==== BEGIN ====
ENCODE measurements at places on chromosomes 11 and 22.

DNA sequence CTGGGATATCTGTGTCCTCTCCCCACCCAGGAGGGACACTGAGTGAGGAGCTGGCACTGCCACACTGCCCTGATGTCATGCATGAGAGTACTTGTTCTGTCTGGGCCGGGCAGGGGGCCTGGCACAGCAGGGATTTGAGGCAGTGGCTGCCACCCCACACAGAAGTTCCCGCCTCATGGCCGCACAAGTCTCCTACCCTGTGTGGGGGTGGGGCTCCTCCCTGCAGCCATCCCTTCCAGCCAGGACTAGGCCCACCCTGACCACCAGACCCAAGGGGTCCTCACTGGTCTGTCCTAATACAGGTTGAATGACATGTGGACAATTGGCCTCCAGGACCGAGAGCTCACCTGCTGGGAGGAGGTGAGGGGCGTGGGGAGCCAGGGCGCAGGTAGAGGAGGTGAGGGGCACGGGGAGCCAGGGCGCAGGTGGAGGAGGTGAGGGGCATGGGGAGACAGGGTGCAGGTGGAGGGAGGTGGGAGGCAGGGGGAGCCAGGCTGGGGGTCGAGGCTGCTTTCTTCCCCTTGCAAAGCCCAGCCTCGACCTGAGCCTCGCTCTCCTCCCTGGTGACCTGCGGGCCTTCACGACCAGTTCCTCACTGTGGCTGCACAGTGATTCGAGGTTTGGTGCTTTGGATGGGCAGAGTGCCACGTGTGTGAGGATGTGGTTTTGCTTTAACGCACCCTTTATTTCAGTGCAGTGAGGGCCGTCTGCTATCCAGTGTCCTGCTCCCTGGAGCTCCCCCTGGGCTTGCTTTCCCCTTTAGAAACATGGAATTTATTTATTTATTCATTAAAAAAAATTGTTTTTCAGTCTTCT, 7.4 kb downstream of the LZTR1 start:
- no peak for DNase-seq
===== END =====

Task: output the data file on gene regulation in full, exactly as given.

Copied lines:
ENCODE measurements at places on chromosomes 11 and 22.

DNA sequence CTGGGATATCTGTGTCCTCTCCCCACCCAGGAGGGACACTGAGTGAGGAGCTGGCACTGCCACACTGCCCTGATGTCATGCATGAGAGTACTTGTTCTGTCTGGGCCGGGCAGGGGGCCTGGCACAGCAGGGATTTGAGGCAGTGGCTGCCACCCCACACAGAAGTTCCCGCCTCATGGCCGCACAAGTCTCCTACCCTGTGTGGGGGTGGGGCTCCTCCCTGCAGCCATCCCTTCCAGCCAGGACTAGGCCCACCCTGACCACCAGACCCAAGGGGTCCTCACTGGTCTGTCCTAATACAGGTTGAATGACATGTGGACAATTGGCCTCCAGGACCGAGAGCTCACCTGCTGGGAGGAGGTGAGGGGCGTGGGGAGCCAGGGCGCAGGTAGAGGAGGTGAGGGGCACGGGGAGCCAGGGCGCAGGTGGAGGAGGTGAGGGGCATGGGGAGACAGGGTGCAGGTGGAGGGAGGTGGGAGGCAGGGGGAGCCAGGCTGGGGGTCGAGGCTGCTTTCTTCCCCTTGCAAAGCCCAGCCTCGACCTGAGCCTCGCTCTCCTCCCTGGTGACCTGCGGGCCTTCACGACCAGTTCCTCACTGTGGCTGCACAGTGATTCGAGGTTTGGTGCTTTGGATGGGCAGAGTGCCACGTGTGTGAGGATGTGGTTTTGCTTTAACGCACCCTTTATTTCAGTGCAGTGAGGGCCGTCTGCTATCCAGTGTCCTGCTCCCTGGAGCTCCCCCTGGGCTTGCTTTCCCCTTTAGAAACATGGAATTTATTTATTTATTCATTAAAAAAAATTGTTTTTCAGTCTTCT, 7.4 kb downstream of the LZTR1 start:
- no peak for DNase-seq